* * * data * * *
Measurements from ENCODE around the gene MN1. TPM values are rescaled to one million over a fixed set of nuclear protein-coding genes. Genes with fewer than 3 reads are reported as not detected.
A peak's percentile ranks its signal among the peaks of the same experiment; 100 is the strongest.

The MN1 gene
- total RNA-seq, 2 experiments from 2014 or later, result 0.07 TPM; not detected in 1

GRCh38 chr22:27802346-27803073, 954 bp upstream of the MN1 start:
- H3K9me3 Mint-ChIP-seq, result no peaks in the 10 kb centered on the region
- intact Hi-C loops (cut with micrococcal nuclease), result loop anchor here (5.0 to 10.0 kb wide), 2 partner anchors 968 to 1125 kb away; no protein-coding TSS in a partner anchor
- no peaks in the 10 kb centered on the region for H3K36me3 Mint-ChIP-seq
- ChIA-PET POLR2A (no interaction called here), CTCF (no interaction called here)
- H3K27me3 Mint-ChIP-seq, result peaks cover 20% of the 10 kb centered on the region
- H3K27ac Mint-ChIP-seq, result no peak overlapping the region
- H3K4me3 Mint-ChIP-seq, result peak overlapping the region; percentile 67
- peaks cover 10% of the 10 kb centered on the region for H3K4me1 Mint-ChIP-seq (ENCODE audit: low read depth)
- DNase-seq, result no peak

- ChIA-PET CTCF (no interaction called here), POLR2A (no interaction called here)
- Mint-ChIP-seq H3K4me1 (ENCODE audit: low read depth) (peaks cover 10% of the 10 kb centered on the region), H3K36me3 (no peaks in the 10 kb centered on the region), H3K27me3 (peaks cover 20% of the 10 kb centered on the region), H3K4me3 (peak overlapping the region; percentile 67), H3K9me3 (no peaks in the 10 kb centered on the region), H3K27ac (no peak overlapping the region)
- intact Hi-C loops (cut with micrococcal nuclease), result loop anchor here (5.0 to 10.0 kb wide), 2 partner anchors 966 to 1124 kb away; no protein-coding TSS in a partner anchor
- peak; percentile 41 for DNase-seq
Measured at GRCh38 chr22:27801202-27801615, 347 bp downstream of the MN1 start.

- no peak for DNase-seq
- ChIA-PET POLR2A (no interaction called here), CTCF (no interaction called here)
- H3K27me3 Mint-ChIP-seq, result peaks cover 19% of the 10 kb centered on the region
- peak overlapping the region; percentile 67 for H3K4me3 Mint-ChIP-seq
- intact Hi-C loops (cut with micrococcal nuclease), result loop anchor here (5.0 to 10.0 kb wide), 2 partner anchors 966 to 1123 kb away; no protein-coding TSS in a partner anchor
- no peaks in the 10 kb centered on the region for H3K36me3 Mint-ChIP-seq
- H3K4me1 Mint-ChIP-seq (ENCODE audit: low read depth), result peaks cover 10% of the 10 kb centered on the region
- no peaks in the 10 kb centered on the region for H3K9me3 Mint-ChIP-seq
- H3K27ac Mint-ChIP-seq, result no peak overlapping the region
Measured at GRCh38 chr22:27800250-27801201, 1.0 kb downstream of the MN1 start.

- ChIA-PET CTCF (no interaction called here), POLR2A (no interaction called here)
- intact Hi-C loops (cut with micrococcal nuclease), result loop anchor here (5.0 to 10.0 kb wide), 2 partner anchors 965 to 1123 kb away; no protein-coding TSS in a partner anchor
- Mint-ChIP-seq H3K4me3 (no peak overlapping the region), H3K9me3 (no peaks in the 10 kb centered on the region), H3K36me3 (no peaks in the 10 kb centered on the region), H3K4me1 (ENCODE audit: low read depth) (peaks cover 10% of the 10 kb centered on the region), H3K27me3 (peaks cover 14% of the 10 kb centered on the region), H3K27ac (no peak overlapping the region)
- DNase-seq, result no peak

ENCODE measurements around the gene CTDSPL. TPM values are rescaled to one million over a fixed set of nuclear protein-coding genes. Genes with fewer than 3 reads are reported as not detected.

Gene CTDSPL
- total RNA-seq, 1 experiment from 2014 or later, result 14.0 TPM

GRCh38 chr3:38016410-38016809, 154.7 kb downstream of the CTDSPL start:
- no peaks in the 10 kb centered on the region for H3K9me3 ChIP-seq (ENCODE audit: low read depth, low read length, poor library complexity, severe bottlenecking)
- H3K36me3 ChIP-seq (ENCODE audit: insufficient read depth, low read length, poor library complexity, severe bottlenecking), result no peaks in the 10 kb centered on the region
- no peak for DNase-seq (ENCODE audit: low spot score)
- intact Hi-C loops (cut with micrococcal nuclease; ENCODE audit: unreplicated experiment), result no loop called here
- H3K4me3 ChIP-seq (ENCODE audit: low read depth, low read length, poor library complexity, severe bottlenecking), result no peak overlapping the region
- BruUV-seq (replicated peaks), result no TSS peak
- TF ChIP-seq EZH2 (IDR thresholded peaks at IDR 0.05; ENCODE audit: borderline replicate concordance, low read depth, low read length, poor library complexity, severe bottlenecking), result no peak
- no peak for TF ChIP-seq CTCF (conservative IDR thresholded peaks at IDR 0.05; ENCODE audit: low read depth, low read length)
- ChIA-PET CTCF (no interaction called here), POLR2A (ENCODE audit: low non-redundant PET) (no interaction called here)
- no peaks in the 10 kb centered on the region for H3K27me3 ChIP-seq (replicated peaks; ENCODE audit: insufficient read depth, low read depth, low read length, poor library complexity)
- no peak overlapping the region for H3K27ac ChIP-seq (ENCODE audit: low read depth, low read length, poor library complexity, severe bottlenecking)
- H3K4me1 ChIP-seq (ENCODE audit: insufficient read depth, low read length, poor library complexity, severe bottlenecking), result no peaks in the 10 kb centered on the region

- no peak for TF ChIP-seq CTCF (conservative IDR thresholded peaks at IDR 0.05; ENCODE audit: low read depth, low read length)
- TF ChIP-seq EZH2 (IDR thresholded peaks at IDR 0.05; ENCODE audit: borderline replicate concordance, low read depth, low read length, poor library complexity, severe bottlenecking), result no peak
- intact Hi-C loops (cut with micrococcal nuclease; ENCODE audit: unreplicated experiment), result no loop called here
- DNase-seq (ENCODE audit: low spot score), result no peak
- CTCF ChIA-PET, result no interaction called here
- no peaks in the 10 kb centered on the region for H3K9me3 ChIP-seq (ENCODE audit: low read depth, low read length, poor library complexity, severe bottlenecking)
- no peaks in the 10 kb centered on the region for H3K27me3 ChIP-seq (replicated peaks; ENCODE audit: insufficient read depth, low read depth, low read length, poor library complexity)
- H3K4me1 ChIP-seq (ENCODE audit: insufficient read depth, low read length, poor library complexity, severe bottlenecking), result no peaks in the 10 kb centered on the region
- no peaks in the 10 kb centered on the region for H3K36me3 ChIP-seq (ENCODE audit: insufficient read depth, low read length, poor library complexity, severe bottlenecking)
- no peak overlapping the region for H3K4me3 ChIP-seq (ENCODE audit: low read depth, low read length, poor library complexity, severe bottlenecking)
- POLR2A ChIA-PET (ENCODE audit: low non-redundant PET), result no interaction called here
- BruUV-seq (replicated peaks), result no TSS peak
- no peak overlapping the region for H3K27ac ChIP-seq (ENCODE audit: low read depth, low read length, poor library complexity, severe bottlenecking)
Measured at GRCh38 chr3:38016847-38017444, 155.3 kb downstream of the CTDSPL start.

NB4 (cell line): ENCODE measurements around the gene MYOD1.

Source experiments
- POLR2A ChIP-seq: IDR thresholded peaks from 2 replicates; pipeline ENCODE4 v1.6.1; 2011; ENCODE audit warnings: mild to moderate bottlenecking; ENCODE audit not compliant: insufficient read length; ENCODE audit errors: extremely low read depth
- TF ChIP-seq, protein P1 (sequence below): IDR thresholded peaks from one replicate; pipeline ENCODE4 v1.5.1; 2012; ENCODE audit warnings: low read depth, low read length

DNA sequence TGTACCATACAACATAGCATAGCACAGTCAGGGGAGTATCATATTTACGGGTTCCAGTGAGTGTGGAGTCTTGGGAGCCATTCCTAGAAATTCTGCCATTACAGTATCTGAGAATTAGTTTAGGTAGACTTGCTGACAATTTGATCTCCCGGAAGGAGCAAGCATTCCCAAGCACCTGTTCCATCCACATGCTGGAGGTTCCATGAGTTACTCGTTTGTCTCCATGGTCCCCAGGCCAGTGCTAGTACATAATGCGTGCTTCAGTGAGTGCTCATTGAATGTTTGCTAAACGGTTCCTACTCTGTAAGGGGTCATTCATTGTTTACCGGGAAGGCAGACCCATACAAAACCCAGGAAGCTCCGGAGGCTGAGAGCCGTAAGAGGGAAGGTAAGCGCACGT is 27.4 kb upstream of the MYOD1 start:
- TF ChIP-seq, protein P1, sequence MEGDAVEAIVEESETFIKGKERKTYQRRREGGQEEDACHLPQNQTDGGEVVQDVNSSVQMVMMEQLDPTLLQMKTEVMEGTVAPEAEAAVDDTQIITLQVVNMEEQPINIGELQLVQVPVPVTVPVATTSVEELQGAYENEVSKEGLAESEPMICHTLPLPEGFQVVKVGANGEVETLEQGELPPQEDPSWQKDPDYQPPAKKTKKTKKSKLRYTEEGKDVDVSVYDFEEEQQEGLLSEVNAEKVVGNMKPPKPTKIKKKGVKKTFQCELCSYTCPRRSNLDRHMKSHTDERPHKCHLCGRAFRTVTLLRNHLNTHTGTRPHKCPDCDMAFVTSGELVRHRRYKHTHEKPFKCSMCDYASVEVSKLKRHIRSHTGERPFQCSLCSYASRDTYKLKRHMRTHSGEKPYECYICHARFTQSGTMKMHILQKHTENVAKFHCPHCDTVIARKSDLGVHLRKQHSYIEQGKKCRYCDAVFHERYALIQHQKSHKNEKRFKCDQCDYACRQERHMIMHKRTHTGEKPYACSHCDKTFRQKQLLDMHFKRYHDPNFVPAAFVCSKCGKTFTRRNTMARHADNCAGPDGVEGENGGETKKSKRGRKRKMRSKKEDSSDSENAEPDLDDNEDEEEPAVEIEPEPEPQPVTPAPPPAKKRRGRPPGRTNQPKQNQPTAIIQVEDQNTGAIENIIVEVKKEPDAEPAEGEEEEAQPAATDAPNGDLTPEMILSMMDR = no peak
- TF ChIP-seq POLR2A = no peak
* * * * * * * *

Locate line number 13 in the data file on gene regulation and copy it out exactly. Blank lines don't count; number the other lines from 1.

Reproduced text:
- peaks cover 10% of the 10 kb centered on the region for H3K4me1 Mint-ChIP-seq (ENCODE audit: low read depth)